With 30 pastel drawings about the Apocalypse
Frans and Ineke Lutters drew my attention to the existence of the book by Erich Zimmer entitled Im Geiste an des Herren Tag (In the spirit at the day of the Lord) on the Apocalypse. His wife Hella Krause-Zimmer (1919-2002) published 10 years after his death a thin but very special book in 1986 by Verlag Die Pforte in Basel. It consists essentially of 30 pastel drawings on black cardboard (50×65 cm) which architect Erich Zimmer (1924-1976) made in 1963 in a short period of barely three weeks. He made these drawings without significant preliminary studies in an apt manner with a special technique he developed.
He immersed himself in the Apocalypse in silence throughout his life. After making the artworks, according to his wife, he said virtually nothing about their meaning. With these images he wanted to capture something of the infinity that speaks through a true work of art. She notes in the Preface, “It is necessary to absorb them for a long time. Much in them only unlocks itself to a lively gaze that can alternate between positive and negative imagery, for he often made use of this artistic means.’ The image on the book’s cover represents the rider on the red horse.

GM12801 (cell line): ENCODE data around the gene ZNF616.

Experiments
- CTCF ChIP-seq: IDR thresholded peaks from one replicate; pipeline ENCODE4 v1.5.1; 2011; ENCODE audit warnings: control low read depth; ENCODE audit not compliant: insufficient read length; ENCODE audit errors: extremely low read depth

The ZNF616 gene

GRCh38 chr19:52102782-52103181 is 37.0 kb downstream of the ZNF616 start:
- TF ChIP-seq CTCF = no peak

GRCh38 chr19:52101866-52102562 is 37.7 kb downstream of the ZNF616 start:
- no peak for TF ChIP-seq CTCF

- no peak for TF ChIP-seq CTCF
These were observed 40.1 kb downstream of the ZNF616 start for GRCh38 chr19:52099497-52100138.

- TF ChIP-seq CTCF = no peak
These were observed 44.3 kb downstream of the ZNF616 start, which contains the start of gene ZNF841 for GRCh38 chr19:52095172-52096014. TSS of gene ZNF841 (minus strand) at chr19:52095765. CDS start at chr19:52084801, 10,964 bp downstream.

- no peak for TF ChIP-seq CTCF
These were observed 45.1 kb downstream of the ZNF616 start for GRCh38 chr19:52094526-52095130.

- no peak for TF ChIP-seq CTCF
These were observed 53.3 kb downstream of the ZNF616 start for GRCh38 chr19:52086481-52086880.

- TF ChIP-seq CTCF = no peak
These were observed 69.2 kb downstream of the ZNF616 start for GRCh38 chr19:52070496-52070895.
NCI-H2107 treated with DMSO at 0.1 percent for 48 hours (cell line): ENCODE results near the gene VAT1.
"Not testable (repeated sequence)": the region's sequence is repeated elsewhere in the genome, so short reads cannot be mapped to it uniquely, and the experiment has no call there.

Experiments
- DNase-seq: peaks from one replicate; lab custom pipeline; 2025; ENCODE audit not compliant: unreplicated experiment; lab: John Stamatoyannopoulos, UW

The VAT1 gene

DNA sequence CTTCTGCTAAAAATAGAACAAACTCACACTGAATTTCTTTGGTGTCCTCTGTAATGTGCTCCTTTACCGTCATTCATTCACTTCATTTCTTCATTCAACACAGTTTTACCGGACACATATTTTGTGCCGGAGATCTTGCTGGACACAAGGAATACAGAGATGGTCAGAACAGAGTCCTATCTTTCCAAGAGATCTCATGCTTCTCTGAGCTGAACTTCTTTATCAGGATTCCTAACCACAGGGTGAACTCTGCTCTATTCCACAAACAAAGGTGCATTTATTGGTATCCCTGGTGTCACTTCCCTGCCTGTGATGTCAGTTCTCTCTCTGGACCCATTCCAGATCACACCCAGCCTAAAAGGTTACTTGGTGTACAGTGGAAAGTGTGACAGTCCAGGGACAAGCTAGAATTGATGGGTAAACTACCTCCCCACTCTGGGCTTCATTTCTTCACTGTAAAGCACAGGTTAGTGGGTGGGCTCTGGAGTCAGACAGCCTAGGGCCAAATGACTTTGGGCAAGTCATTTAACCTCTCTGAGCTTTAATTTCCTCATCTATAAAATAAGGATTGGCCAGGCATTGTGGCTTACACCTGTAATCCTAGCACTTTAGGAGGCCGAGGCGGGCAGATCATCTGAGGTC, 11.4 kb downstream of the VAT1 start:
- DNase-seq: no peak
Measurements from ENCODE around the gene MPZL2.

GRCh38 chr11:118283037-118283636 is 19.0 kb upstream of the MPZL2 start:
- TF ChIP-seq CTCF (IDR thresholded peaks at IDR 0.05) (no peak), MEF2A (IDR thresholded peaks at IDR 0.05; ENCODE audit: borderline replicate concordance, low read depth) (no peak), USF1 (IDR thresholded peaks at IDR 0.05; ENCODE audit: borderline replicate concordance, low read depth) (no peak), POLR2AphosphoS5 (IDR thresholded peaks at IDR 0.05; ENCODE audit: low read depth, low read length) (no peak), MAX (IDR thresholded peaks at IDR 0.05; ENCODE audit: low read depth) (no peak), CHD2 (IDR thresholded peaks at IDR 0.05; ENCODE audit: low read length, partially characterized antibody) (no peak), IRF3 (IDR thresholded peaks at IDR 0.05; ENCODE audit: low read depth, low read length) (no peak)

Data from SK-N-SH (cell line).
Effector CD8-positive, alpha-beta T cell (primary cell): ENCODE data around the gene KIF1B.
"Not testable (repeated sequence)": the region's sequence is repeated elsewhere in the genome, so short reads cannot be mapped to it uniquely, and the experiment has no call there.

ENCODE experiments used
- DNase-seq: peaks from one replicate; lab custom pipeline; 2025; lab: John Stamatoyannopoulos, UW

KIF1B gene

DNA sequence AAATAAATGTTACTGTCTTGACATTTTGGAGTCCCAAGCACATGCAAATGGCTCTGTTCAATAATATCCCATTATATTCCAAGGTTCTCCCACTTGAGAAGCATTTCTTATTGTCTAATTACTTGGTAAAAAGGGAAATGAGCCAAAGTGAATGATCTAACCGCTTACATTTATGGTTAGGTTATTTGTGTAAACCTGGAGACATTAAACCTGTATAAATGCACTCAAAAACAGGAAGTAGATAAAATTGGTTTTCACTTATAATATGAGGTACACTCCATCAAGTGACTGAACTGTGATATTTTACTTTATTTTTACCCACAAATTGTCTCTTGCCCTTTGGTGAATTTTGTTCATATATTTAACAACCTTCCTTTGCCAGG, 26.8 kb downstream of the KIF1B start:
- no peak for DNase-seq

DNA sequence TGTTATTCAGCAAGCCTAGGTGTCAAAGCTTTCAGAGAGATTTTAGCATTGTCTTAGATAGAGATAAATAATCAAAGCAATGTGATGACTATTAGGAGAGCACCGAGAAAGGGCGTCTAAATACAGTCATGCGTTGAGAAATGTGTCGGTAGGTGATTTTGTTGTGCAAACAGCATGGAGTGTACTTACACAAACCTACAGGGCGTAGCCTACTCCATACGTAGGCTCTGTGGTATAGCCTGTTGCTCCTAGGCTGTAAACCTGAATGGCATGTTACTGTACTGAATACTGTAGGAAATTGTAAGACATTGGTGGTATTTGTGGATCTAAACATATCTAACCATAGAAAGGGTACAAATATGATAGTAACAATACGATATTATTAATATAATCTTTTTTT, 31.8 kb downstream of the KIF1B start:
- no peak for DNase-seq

Hella Krause-Zimmer makes the reader aware that since the beginning of the sixteenth century, when Gabriel becomes Zeitgeist, there has been little interest in the Apocalypse, thus ending the intense interest in this subject in the previous centuries. The black-and-white prints of woodcuts by Albrecht Durer in 1497/1498 were the final expression of this earlier interest. But with the arrival of Michael as the new Zeitgeist in the late nineteenth century, interest in the Apocalypse returned, in part due to the new interpretations provided by Rudolf Steiner.
The 30 illustrations span the beginning of the Apocalypse, the sight of the Son of Man, the letters to the seven churches, the face of the throne and include the opening of the seven seals.
An intriguing image from the letter to the community of Philadelphia is shown below. After a long look, one starts to see the luminous figure at the right, holding with both hands the six-pointed crown, -which man is exhorted to keep-, safeguarding it from the threatening forces below left, consisting of a downward-pointing pentagram and a serpent preparing to attack.
They represent the counterforces of satan and the devil, Ahriman and Lucifer, which aim to prevent man from finding the upward evolution.
Hella Krause-Zimmer’s interpretations help the reader to recognize forms which remain at first glance hidden in the drawings.
The book is only available second hand but those who succeed in finding a copy will have acquired a treasure.